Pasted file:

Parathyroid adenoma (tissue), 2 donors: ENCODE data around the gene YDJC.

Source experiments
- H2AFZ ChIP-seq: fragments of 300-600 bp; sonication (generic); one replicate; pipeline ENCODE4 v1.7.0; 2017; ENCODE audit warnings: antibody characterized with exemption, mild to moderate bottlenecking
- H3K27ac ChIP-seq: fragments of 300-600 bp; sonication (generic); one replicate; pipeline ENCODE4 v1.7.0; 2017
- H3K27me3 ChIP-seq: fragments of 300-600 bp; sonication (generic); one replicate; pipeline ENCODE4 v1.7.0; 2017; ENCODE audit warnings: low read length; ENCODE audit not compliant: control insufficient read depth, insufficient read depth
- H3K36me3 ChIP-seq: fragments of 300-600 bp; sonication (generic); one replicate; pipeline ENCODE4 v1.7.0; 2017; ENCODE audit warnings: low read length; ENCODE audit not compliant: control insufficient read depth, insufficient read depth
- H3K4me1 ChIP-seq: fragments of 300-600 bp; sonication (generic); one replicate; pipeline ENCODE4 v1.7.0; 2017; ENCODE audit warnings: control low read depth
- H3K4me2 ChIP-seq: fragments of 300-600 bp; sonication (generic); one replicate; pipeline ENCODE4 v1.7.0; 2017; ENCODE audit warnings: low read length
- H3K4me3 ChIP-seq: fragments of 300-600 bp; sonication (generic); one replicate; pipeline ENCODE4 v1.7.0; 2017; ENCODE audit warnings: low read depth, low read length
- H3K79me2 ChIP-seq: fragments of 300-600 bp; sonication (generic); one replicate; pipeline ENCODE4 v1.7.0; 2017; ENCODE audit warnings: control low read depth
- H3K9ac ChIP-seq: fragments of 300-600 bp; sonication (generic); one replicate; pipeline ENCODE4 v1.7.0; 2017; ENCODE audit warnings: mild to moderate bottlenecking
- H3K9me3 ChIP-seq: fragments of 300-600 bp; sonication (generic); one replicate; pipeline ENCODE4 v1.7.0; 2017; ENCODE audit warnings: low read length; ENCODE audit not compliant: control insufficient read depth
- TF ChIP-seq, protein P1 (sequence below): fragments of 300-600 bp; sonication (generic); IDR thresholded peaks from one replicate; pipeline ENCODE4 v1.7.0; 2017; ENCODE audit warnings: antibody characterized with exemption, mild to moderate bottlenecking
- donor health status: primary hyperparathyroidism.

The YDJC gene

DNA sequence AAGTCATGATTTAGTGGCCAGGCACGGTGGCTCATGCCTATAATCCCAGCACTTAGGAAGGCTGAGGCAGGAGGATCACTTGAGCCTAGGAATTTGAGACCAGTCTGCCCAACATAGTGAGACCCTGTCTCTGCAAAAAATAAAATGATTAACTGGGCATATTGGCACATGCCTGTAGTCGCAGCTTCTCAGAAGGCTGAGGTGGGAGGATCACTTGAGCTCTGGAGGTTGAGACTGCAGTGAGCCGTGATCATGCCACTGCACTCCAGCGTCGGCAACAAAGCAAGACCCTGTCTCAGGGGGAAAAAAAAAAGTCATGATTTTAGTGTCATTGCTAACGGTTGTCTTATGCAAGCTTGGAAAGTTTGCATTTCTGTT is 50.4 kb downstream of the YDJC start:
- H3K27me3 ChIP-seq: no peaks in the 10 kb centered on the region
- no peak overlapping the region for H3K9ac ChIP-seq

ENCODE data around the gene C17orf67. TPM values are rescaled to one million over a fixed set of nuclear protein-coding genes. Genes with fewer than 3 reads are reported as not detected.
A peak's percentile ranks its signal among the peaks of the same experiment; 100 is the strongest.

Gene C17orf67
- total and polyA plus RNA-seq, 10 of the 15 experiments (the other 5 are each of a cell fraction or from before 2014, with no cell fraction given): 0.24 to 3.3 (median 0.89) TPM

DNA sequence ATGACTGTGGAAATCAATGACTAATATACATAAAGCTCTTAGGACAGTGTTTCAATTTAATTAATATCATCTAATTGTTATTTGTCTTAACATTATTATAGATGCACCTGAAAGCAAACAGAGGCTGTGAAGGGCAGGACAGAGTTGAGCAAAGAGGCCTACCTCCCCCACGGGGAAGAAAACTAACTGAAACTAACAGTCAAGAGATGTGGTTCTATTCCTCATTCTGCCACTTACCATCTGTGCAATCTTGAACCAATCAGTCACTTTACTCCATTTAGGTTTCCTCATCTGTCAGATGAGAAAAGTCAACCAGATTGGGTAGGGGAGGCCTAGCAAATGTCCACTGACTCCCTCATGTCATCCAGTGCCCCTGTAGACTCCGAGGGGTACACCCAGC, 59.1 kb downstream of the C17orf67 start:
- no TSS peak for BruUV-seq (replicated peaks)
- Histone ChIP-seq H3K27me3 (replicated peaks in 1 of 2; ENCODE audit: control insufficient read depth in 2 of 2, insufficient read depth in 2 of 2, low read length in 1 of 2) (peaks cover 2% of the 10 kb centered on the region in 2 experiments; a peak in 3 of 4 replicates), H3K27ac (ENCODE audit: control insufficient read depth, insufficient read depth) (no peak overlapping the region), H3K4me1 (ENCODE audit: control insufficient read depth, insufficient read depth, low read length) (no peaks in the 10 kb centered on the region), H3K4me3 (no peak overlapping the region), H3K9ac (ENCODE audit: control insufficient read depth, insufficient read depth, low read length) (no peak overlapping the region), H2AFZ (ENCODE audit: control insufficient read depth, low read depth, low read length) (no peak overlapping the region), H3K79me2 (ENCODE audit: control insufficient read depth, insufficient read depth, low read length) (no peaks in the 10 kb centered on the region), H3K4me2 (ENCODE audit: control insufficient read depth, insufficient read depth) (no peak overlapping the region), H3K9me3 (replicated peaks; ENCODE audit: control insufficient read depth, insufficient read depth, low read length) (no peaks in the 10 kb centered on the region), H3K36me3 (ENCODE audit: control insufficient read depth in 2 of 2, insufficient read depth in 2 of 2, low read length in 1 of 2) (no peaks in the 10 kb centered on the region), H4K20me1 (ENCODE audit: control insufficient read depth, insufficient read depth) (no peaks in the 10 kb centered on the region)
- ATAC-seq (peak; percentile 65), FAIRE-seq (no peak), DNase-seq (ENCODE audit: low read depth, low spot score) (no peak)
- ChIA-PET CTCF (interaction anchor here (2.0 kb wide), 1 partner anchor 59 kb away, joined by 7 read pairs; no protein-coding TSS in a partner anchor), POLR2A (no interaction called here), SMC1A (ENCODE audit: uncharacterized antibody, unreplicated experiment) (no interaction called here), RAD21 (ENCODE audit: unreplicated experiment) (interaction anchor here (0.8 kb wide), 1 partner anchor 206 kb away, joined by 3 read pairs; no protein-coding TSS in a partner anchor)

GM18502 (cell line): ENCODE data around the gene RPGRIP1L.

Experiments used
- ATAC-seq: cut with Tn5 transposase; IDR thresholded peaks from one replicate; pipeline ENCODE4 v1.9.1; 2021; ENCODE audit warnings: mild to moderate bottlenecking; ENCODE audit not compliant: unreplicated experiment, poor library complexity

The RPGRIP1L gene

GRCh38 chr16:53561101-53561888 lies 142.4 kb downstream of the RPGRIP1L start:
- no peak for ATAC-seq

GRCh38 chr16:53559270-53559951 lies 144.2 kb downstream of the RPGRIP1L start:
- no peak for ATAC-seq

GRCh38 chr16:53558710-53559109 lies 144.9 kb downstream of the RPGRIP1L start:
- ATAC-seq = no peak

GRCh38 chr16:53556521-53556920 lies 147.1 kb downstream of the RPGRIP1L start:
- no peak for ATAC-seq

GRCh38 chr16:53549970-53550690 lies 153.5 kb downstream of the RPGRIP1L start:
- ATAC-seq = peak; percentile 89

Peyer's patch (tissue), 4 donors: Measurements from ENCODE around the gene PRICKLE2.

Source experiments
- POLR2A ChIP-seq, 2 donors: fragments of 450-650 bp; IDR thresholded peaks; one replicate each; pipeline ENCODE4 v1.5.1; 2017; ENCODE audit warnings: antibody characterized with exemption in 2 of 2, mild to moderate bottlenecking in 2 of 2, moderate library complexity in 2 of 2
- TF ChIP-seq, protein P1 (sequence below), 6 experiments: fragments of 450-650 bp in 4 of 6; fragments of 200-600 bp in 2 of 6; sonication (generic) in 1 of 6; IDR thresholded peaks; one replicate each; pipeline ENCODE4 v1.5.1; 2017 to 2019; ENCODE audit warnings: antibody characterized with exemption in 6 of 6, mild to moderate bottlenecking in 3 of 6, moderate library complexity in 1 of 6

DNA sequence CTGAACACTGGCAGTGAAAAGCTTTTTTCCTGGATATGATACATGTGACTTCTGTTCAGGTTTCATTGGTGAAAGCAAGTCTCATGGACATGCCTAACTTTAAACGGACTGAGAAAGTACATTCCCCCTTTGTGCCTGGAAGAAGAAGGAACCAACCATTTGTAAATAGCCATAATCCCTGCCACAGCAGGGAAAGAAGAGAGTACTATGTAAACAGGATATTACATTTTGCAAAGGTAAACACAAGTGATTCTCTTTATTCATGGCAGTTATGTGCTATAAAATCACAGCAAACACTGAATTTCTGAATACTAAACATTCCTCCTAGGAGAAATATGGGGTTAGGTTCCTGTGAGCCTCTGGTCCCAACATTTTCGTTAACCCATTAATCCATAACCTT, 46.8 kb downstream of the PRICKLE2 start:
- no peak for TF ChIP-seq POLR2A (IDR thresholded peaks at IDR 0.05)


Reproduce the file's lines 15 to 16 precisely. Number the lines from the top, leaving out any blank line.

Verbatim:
The YDJC gene

DNA sequence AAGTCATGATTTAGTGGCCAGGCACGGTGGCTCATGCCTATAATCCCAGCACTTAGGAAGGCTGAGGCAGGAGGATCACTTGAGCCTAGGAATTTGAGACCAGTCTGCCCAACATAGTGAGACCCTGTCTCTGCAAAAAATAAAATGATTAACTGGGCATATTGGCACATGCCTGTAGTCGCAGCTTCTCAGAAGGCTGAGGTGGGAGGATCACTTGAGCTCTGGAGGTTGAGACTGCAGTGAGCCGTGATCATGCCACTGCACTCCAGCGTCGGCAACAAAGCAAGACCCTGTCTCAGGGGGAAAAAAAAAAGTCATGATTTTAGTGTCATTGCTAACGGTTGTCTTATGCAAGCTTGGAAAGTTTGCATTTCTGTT is 50.4 kb downstream of the YDJC start: